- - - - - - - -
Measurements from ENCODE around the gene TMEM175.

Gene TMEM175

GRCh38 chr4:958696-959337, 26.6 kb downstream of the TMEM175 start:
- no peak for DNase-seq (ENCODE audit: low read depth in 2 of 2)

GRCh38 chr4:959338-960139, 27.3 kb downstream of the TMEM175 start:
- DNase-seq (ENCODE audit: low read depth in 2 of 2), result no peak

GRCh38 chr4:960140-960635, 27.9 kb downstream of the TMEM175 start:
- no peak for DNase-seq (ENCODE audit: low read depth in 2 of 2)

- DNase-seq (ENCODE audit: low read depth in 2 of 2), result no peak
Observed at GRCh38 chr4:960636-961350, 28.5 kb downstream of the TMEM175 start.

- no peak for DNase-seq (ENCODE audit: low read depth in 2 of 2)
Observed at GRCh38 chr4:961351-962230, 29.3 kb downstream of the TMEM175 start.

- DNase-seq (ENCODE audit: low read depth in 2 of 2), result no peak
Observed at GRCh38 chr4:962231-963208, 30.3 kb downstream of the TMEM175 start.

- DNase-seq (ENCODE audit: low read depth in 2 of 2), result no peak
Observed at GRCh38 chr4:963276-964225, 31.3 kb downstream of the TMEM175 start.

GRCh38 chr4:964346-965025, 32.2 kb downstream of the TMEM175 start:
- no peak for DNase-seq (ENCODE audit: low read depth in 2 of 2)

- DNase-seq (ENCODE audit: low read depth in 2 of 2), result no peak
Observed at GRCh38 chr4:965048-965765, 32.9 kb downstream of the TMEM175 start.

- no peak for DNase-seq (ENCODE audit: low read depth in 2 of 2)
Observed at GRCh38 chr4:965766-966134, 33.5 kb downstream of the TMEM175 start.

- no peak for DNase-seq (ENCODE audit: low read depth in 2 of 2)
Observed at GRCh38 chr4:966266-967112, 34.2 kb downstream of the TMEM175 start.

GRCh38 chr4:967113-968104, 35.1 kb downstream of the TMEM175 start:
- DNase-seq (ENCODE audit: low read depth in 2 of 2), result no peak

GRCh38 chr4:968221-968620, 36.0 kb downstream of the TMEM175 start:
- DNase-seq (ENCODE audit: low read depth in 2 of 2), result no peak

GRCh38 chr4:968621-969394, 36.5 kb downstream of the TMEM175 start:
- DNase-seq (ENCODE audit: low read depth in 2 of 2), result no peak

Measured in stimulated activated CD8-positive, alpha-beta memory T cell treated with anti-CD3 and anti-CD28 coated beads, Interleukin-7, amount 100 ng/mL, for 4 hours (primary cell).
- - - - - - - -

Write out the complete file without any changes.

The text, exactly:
Measurements from ENCODE around the gene TMEM175.

Gene TMEM175

GRCh38 chr4:958696-959337, 26.6 kb downstream of the TMEM175 start:
- no peak for DNase-seq (ENCODE audit: low read depth in 2 of 2)

GRCh38 chr4:959338-960139, 27.3 kb downstream of the TMEM175 start:
- DNase-seq (ENCODE audit: low read depth in 2 of 2), result no peak

GRCh38 chr4:960140-960635, 27.9 kb downstream of the TMEM175 start:
- no peak for DNase-seq (ENCODE audit: low read depth in 2 of 2)

- DNase-seq (ENCODE audit: low read depth in 2 of 2), result no peak
Observed at GRCh38 chr4:960636-961350, 28.5 kb downstream of the TMEM175 start.

- no peak for DNase-seq (ENCODE audit: low read depth in 2 of 2)
Observed at GRCh38 chr4:961351-962230, 29.3 kb downstream of the TMEM175 start.

- DNase-seq (ENCODE audit: low read depth in 2 of 2), result no peak
Observed at GRCh38 chr4:962231-963208, 30.3 kb downstream of the TMEM175 start.

- DNase-seq (ENCODE audit: low read depth in 2 of 2), result no peak
Observed at GRCh38 chr4:963276-964225, 31.3 kb downstream of the TMEM175 start.

GRCh38 chr4:964346-965025, 32.2 kb downstream of the TMEM175 start:
- no peak for DNase-seq (ENCODE audit: low read depth in 2 of 2)

- DNase-seq (ENCODE audit: low read depth in 2 of 2), result no peak
Observed at GRCh38 chr4:965048-965765, 32.9 kb downstream of the TMEM175 start.

- no peak for DNase-seq (ENCODE audit: low read depth in 2 of 2)
Observed at GRCh38 chr4:965766-966134, 33.5 kb downstream of the TMEM175 start.

- no peak for DNase-seq (ENCODE audit: low read depth in 2 of 2)
Observed at GRCh38 chr4:966266-967112, 34.2 kb downstream of the TMEM175 start.

GRCh38 chr4:967113-968104, 35.1 kb downstream of the TMEM175 start:
- DNase-seq (ENCODE audit: low read depth in 2 of 2), result no peak

GRCh38 chr4:968221-968620, 36.0 kb downstream of the TMEM175 start:
- DNase-seq (ENCODE audit: low read depth in 2 of 2), result no peak

GRCh38 chr4:968621-969394, 36.5 kb downstream of the TMEM175 start:
- DNase-seq (ENCODE audit: low read depth in 2 of 2), result no peak

Measured in stimulated activated CD8-positive, alpha-beta memory T cell treated with anti-CD3 and anti-CD28 coated beads, Interleukin-7, amount 100 ng/mL, for 4 hours (primary cell).